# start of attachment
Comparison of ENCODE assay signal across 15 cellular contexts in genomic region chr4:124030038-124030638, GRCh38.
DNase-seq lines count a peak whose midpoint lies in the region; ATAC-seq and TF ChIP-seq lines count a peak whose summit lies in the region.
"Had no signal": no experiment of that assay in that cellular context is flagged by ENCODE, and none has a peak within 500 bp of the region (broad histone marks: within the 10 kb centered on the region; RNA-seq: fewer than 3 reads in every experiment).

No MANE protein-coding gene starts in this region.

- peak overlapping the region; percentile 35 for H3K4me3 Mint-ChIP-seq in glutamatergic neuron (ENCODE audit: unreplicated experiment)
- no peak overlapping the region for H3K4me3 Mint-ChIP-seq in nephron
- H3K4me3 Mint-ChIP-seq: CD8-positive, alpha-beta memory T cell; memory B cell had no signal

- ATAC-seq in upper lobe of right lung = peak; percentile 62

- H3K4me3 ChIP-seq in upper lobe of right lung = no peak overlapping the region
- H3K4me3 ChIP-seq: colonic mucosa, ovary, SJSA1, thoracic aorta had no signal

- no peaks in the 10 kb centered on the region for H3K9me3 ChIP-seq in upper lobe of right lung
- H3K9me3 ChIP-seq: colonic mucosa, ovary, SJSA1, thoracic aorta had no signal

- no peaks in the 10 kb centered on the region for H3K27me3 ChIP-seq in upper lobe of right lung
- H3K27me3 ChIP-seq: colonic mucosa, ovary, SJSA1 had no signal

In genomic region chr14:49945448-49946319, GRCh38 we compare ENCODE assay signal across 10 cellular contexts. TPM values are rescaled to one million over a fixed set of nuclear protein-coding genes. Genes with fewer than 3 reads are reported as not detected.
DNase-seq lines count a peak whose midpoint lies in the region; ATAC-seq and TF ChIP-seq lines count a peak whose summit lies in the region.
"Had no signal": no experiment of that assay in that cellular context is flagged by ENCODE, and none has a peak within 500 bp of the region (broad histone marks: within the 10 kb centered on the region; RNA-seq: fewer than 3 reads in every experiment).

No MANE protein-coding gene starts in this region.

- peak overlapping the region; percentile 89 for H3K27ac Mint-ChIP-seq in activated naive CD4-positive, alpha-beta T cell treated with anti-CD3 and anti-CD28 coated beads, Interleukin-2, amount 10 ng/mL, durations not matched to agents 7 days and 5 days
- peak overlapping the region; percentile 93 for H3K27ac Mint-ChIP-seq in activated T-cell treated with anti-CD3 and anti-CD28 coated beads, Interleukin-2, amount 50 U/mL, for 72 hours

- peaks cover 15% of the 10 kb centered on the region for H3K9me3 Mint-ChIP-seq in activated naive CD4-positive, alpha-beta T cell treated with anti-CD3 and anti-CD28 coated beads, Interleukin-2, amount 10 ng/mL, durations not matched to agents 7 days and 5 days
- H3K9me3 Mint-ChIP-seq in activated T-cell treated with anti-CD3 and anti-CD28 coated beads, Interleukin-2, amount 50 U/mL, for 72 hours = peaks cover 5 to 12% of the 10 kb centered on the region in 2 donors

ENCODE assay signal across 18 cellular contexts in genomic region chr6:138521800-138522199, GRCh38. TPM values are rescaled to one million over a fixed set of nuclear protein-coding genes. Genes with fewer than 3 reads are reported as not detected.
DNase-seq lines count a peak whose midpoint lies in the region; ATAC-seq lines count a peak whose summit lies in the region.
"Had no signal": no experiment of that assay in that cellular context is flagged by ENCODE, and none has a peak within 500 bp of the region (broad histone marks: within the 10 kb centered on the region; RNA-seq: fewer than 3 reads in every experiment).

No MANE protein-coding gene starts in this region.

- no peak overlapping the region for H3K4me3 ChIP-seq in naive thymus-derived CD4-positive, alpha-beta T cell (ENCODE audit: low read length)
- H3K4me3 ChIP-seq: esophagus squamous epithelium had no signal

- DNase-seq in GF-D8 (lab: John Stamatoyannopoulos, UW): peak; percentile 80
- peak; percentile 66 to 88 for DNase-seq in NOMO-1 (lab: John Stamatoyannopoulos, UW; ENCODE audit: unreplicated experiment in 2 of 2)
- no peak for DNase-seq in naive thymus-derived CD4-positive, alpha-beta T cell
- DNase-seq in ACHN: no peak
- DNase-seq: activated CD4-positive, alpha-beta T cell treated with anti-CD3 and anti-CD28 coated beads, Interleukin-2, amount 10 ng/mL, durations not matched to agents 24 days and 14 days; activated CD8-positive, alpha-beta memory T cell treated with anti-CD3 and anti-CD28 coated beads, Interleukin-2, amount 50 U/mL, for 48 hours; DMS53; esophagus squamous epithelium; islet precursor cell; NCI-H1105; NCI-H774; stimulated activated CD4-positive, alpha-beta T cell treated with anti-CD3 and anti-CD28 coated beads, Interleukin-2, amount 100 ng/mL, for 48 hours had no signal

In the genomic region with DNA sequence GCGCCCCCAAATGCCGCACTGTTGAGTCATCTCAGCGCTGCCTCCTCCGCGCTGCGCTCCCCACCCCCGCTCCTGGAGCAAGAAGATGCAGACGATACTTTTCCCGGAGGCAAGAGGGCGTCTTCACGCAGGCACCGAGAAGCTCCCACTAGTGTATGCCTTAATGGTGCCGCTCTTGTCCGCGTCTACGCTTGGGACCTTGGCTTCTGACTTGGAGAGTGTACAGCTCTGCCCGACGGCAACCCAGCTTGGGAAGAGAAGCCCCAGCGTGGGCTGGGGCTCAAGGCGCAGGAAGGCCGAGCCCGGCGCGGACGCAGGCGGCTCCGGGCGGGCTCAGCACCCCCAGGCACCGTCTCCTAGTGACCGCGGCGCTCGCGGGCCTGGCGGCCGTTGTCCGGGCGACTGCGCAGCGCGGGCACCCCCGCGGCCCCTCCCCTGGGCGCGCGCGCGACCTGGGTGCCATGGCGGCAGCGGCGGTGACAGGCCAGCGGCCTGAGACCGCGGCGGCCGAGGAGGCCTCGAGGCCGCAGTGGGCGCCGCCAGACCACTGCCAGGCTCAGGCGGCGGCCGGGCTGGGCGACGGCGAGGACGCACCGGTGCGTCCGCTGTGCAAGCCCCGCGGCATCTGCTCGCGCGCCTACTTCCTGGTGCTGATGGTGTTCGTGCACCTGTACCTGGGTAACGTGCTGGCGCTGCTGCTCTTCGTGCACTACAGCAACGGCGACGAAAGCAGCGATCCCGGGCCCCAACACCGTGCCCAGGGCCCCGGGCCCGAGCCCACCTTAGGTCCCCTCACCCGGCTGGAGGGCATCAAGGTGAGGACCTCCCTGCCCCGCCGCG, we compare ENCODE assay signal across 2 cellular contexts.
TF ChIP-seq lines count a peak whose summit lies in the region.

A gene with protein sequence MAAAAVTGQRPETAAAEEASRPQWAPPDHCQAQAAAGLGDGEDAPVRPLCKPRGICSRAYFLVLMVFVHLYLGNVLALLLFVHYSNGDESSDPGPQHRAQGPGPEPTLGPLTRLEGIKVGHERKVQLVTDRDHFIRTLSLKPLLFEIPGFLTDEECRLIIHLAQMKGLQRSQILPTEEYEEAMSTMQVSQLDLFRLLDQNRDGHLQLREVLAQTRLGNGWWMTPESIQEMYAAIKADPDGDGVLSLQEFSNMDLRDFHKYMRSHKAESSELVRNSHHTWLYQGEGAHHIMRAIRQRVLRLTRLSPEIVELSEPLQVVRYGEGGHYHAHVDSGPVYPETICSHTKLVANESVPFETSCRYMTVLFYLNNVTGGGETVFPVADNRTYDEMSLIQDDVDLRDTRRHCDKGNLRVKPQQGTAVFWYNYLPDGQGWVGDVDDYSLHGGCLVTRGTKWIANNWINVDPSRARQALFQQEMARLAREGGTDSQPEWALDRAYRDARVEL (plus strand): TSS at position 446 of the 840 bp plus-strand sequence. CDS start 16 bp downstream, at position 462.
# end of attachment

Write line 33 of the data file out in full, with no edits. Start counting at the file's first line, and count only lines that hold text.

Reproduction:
- DNase-seq: activated CD4-positive, alpha-beta T cell treated with anti-CD3 and anti-CD28 coated beads, Interleukin-2, amount 10 ng/mL, durations not matched to agents 24 days and 14 days; activated CD8-positive, alpha-beta memory T cell treated with anti-CD3 and anti-CD28 coated beads, Interleukin-2, amount 50 U/mL, for 48 hours; DMS53; esophagus squamous epithelium; islet precursor cell; NCI-H1105; NCI-H774; stimulated activated CD4-positive, alpha-beta T cell treated with anti-CD3 and anti-CD28 coated beads, Interleukin-2, amount 100 ng/mL, for 48 hours had no signal